Visiting Japan without breaking the bank

For whenever Japan finally allows tourists from abroad back into the nation again, I thought I’d put a few tips I’ve accumulated for how to survive in this nation without losing all of your money in the process.

Avoid convenience stores, if you can

They’re convenient, clean and in so many ways everything convenience stores in America are not, but you pay for all of that. Drinks, snacks and all the other little things are so much more expensive here than in other places.

That being said, I know there are probably going to be late nights when you just really need a drink or you realize you are in desperate need for a tissue box and nothing else is open. Convivence stores love to take advantage of the fact most stores in Japan are not 24/7.

Shop at grocery stores

If you can, find the nearest grocery store from wherever you’re staying and buy all of your food there. They sell drinks, snacks, bread and even obteno boxed lunches – everything you find at convenience stores but for a lot cheaper. A lot of grocery stores also have microwaves where you can heat up everything.

The best time to get cheap obento is just before the store closes, which is when someone from the store goes from obento to obento and puts stickers on marking things half off or more, sometimes.

A lot of Aeon grocery stores are open 24/7 so if you can find one of those near you, your life should be set for your stay.

Pick what souvenirs you want before you go

If you can, take a look around online and see what kinds of things you absolutely want to spend a ton of money on so you can focus on those when you’re here and not get distracted by other stuff, like I sometimes do when I’m on vacation.

For souvenirs for co-workers and such, 100-yen shops have you covered. I have heard many people from abroad also adore Japanese snacks, so the grocery store snack aisles are a great place for that, too.

If you don’t care about luxury staying, here are a few options

Almost every major train station has a host of business hotels near them. They’re like sleeping in a closet, but if you only care about using it as a place to sleep, then you can save a ton of money on accommodation costs.

Japan also has the Air B&B option, but it’s not taking off here quite so much, so I personally recommend business hotels for staying here cheaply.

Word of warning: Don’t mistake a love hotel for a business hotel. A business hotel looks really boring and standard, with windows that actually look out. A love hotel looks really tacky most of the time and with windows that are covered so you can’t look into the rooms whatsoever.

Capsule hotels are also an option mostly in Tokyo, and of course everyone loves to say they survived one of these coffin adventures. I had a friend stay in one who said it was quite the experience, and they’re noted for being pretty cheap, so if you’re feeling adventurous and want to save money, go for it.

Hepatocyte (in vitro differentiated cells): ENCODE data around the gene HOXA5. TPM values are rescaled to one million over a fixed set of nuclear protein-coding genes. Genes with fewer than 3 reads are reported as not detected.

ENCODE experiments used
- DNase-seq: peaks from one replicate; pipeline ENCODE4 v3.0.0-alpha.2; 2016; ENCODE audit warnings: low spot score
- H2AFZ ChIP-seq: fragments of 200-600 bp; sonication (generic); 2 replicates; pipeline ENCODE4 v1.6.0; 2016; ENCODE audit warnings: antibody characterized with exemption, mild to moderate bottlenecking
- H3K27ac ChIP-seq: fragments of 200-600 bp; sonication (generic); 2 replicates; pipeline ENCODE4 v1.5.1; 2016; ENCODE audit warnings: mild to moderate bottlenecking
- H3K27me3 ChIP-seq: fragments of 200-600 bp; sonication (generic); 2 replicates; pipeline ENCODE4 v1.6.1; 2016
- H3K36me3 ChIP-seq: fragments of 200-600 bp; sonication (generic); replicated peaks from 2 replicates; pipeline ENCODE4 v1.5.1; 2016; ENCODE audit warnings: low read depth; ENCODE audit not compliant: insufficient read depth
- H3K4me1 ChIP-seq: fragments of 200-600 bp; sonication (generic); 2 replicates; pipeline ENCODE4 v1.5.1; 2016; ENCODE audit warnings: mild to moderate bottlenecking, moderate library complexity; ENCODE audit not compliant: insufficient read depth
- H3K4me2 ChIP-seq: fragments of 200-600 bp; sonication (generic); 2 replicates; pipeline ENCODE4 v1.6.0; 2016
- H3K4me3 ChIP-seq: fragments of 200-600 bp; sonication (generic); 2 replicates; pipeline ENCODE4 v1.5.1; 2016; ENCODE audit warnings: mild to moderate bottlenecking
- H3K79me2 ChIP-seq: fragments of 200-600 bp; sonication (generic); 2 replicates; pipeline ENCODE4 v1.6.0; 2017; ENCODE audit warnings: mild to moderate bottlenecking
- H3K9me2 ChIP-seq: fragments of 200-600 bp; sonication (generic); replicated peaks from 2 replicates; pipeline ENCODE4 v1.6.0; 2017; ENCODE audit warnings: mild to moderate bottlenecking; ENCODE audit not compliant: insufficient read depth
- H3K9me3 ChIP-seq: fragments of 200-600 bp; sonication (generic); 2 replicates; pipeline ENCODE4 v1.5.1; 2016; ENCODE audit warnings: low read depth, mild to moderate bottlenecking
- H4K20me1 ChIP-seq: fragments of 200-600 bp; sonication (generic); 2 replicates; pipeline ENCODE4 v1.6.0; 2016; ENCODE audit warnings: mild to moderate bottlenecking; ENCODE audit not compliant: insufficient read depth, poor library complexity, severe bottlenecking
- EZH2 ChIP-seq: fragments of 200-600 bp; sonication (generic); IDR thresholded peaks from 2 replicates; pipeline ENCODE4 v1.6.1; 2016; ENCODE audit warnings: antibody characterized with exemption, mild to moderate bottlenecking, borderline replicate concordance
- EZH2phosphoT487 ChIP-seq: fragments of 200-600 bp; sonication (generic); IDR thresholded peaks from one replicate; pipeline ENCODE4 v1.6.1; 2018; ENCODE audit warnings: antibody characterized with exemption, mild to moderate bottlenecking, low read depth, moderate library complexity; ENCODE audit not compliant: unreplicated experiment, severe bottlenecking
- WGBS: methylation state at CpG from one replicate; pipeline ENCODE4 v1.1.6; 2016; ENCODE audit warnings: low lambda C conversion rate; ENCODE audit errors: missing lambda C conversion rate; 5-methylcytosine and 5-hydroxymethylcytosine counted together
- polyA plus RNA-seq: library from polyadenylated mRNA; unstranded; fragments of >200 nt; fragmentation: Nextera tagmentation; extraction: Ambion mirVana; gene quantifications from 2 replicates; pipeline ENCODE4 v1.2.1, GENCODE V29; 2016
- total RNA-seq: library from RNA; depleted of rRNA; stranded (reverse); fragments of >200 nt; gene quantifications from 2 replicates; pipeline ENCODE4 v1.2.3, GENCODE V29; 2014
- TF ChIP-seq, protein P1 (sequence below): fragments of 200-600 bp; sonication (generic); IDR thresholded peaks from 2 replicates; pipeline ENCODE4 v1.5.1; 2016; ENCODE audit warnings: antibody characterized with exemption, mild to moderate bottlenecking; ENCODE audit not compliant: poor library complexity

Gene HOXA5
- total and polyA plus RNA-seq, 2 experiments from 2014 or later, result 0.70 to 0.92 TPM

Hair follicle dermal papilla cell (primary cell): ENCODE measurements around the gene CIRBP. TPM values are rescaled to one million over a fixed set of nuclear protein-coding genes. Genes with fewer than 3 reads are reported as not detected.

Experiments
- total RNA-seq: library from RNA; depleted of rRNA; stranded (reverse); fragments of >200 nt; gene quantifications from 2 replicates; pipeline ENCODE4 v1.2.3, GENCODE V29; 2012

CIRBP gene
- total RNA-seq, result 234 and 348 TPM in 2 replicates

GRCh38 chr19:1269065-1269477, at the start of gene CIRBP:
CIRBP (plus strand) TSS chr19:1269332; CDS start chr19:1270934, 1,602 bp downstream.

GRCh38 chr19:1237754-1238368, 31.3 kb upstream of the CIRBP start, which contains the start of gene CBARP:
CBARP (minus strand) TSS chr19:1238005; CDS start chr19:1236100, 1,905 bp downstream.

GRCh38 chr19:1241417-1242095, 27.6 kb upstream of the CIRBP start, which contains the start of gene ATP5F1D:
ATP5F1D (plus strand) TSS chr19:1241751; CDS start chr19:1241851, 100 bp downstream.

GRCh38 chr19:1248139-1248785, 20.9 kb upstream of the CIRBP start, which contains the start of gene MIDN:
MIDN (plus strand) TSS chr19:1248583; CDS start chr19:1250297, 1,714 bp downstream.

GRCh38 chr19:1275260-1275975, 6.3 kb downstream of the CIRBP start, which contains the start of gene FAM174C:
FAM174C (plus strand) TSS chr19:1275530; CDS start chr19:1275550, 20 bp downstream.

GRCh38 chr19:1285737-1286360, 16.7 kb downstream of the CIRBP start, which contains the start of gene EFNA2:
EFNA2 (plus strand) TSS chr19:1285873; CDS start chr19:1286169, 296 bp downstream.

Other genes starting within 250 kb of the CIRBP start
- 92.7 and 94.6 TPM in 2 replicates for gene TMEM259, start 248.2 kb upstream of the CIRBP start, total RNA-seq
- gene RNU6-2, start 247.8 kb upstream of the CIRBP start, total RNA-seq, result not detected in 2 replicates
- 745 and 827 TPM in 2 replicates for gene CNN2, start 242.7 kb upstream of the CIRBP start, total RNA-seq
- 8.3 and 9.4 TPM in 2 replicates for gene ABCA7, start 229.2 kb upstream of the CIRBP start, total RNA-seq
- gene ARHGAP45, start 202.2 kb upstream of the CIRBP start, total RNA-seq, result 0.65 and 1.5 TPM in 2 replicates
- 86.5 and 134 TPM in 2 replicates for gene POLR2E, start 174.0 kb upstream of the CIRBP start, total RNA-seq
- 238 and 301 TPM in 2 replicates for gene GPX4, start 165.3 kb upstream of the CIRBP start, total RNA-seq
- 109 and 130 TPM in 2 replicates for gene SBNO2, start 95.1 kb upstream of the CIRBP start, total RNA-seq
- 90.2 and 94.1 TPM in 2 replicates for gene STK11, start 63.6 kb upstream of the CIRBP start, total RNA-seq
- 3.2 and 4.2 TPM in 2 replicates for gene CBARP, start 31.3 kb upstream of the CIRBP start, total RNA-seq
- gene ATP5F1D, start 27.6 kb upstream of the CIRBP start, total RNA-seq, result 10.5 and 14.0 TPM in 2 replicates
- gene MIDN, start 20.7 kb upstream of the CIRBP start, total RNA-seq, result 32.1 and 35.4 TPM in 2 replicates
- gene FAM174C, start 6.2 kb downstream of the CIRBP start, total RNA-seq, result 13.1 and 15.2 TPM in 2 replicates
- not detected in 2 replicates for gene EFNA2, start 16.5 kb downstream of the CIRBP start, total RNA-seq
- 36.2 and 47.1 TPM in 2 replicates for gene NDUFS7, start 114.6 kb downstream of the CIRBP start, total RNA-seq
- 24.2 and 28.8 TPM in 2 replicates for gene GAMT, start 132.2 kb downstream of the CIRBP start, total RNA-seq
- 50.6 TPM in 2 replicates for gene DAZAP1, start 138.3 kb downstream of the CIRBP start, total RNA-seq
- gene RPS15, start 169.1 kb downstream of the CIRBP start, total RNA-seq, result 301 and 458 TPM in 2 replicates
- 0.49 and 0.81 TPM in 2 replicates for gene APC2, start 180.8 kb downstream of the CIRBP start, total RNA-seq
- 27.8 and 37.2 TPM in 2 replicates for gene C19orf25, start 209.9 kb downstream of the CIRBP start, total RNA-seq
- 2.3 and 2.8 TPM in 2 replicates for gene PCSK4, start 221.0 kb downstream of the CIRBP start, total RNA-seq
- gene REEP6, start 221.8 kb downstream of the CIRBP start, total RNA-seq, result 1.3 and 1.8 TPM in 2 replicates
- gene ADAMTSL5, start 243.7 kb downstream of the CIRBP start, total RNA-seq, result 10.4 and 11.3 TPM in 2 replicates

Hostels are also a great option if you can find them. If you want to stay in places farther away from touristy areas, then don’t expect to find them too much.

Can’t find a place to stay but you desperately need one?

You actually have a few options if everything I mentioned above is booked solid for some reason or the town just doesn’t have one.

  1. Internet Cafes – They’re still a thing here. Live the life of an otaku or someone who just got kicked out of their house (I’m super generalizing here) and book an overnight stay at an internet cafe. Some of them actually come with showers and complimentary toothbrushes, so that’s exciting.
  2. Large onsen hot springs – Some of them offer overnight tickets, but they have to be a pretty big franchise for this like Oedo Onsen Monogatari, which is near Tokyo Disney Resorts. There used to be one in Odaiba, but it closed in September, apparently.
  3. Family restaurants – A last resort can be family restaurants, which are generally open 24/7. They obviously frown upon you just taking up space in the restaurant with all of your luggage and such for the night, but if you’re desperate enough, at least it’s a place to stay for a few hours.
  4. You can also try asking someone at the nearest train station (if it’s still open) if there are any places still open where you can stay.

Want cool and cheap Japanese clothing?

The best place, in my personal opinion, is a store called Shimamura, which is generally written in hiragana on its store signs: しまむら. They sell a ton of bad English shirts, and you sometimes come across shirts with Japanese on them, too.

UNIQLO will also help you with some cool shirts. They had a whole Japan section at their store near Tokyo Skytree, but I haven’t visited in a while so it might not be there anymore.

For your kids, try finding a store called Nishi-Matsuya (西松屋) which has a white bunny on its sign holding a kind of flower that I want to say is a dandelion. Their clothes are really cheap but still have Japanese anime characters and such on them sometimes.